Spartan girls didn’t go to the agoge. Instead, their mothers and the community trained them. However, even they were expected to be fit and undergo physical fitness training. They, too, ran, swam, danced, threw the discus, and learned basic fighting techniques.
They learned to fight because they had to protect Sparta if invaders came while the men were fighting elsewhere. Furthermore, the Spartans believed that strong women produced strong babies.
They honed their bodies to make pregnancy and childbirth easier for them. As a result, women often participated in endurance trials, as well. Some of the things they did to train included:
- Racing (on foot)
- Racing (on horseback)
Both Men and Women Lived a “Spartan” Lifestyle
Today, “Spartan” is synonymous with simple, luxury-free, and self-denial.  Soldiers in boot camps must live a “Spartan existence” to know how to survive with little amenities.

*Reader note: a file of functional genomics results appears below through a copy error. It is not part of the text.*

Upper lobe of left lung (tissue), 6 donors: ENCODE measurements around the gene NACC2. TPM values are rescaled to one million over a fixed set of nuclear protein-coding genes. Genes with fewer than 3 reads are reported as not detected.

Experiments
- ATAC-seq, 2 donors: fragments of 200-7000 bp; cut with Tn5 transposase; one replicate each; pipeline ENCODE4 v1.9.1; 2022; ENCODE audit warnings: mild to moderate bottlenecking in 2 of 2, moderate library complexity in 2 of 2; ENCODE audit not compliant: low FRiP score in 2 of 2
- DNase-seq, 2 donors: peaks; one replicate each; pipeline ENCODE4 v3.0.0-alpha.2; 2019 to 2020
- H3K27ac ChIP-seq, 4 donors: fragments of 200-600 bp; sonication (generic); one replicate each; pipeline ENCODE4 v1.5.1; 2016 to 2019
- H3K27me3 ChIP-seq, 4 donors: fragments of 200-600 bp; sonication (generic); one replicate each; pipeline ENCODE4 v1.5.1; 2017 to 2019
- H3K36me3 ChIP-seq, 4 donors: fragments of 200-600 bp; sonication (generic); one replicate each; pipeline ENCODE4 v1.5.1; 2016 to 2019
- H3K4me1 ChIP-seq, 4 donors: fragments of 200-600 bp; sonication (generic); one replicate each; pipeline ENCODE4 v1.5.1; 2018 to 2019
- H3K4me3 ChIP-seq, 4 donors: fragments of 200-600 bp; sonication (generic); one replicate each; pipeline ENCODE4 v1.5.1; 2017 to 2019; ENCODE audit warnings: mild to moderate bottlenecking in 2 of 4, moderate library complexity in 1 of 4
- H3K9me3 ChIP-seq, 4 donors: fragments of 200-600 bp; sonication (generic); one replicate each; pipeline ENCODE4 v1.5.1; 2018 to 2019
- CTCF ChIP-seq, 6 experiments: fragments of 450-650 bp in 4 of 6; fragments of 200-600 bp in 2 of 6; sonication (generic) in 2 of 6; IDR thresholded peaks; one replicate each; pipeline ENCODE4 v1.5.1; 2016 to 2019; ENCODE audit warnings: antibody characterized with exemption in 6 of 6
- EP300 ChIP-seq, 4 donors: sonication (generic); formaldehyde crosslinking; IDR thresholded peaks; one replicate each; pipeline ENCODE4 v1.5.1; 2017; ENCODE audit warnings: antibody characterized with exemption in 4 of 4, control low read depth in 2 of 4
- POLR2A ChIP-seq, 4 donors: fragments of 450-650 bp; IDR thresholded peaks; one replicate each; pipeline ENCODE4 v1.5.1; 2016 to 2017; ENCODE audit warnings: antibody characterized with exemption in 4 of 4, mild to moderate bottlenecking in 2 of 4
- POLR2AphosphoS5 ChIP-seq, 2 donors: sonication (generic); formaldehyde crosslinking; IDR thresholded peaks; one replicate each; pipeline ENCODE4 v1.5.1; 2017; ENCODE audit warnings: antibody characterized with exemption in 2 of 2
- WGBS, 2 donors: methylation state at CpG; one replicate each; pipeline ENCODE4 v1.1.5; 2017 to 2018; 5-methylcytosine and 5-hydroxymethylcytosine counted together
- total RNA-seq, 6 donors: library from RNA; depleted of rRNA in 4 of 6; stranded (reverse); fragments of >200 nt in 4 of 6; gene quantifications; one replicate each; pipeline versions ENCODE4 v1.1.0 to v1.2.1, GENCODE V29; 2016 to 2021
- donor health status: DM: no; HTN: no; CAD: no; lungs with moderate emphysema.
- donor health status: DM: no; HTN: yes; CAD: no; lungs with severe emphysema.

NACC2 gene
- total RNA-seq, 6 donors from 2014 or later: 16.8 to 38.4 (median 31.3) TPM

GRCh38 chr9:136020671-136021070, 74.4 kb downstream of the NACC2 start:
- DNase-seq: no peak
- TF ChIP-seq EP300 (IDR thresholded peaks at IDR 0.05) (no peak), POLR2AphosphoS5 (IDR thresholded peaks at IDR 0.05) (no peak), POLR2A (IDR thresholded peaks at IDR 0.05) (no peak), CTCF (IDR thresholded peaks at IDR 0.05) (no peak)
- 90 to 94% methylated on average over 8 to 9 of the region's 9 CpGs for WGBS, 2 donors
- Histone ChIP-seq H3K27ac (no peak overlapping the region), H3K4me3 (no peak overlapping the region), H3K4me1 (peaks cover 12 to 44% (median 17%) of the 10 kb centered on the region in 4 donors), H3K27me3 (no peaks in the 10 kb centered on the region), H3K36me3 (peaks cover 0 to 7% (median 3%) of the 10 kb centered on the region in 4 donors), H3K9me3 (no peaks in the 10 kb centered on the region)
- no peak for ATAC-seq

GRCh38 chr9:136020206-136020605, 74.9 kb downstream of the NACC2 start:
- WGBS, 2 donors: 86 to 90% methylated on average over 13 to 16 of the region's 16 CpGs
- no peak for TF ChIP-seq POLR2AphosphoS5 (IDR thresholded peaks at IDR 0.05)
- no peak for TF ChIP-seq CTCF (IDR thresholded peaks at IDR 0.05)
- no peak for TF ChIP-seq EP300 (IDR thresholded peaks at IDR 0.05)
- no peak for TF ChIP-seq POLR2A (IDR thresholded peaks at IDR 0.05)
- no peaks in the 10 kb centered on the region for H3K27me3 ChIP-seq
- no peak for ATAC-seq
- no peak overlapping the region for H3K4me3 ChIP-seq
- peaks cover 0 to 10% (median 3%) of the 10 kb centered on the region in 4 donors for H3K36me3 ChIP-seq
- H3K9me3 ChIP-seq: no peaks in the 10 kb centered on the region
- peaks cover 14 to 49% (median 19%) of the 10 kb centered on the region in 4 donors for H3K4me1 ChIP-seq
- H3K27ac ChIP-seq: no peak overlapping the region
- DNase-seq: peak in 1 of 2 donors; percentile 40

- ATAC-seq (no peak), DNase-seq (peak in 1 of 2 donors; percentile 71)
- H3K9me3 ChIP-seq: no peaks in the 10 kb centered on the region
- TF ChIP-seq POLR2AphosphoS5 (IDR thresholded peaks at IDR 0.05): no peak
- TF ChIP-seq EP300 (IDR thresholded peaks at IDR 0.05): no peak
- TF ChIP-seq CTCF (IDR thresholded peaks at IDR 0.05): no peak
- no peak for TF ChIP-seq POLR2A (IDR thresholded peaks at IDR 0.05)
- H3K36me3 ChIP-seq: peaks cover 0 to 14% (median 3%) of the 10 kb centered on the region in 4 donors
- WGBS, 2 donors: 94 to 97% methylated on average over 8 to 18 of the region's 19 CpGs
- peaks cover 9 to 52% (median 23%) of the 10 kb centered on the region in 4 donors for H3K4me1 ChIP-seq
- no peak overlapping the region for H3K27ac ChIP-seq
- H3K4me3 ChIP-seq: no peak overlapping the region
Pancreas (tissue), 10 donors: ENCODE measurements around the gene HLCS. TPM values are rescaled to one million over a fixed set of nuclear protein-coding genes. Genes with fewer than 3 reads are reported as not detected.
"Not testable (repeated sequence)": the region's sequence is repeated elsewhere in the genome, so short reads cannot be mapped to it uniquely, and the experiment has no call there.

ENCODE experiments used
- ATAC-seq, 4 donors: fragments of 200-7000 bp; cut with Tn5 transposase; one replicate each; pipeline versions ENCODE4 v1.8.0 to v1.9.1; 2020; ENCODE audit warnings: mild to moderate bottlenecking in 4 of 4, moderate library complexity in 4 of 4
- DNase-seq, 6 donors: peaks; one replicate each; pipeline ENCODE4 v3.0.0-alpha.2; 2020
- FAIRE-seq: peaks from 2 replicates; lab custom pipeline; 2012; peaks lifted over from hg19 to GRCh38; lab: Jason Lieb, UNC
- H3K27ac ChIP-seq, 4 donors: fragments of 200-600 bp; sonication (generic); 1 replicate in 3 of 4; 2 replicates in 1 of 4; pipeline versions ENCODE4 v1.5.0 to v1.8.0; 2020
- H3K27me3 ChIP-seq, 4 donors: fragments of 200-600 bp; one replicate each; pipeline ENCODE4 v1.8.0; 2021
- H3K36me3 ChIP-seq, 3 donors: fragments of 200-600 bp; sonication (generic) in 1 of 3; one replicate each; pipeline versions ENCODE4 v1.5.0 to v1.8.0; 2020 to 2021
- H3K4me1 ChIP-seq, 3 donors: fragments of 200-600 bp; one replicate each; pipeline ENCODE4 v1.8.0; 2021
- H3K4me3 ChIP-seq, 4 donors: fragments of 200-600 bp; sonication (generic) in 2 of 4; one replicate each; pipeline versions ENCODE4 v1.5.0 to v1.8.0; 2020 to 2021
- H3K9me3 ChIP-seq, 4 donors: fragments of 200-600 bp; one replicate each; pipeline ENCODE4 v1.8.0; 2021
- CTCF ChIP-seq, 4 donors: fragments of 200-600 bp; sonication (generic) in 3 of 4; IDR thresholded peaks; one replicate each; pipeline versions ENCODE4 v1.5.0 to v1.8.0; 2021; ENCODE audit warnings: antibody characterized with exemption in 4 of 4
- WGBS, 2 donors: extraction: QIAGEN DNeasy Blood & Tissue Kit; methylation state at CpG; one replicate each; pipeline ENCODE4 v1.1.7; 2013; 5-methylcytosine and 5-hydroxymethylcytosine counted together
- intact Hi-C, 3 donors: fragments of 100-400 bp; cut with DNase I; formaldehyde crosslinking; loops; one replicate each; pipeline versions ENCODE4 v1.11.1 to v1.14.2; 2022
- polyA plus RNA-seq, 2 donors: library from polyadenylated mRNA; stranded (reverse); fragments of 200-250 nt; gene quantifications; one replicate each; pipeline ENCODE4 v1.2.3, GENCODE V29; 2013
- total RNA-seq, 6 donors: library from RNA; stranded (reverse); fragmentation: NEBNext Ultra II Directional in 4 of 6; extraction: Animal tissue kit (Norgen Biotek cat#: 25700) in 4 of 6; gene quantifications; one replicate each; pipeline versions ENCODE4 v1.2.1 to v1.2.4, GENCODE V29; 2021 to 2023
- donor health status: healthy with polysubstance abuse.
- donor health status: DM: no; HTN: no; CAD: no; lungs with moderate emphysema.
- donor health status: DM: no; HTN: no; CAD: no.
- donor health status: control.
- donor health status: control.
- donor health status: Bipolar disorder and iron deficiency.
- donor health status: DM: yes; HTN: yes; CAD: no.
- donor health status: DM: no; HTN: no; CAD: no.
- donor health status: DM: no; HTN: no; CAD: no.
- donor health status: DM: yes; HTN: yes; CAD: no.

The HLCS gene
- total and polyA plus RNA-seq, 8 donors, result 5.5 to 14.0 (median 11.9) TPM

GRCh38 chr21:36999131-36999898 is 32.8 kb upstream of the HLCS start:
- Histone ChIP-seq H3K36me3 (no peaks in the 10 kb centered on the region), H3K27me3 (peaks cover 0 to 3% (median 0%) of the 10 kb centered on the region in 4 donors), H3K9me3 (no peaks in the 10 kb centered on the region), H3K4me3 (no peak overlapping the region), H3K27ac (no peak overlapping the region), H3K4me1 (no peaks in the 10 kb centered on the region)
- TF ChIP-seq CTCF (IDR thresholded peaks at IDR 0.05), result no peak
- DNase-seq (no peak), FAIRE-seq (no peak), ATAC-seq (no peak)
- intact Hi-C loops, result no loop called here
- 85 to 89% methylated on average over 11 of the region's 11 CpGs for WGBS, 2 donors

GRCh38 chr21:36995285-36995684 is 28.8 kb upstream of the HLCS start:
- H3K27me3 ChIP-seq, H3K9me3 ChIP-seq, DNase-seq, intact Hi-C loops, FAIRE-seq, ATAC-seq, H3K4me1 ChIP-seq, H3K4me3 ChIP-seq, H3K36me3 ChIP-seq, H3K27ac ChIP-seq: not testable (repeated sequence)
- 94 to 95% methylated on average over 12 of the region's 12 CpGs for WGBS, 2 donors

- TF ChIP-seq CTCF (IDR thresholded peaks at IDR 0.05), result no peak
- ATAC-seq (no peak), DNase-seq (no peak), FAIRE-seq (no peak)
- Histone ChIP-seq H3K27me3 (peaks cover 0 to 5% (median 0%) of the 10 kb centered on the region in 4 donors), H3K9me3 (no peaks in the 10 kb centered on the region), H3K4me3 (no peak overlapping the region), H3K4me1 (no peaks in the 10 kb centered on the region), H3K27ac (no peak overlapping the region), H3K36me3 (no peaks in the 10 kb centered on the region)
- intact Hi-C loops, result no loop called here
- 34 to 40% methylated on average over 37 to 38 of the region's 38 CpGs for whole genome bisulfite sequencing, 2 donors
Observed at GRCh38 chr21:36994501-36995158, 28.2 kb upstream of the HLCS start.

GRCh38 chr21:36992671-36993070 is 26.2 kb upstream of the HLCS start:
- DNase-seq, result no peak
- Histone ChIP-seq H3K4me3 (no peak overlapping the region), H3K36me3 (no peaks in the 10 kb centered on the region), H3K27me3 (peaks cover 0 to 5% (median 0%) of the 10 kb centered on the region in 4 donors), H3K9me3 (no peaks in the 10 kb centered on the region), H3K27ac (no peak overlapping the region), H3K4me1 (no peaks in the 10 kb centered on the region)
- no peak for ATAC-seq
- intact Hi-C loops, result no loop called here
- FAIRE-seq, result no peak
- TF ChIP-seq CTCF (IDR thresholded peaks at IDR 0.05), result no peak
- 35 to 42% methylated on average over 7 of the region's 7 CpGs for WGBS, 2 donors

The Spartans embodied that lifestyle; it’s why people use that specific word today. Both men and women lived in simple homes and had few luxuries. Their lives were hard, and that made them strong. That was truer for the boys and men than the women, but the women didn’t have much either.
This lack of amenities wasn’t because Sparta was poor. They chose to live with little to make themselves stronger and more able to withstand harsh conditions, which often came hand-in-hand with war.
Are Modern Depictions of Spartans in Movies Accurate?
Modern depictions of Spartans in movies aren’t entirely accurate, but there is some truth to them. The Spartans were very physically fit, as the movie 300 portrays them. The harsh, physically demanding training in the film is also accurate. However, there are some inconsistencies, too.
One of the most significant discrepancies between ancient Sparta and its portrayal in the movies concerns the treatment of babies. In the opening scene of 300, for example, the narrator says:
“When the boy was born, like all Spartans, he was inspected. If he’d been small or puny or sickly or misshapen, he would have been discarded.”
The scene then shifts to a pit of skulls, insinuating that Spartans threw their less-than-perfect babies over a cliff to let them die. There is some historical evidence to back this up, as well.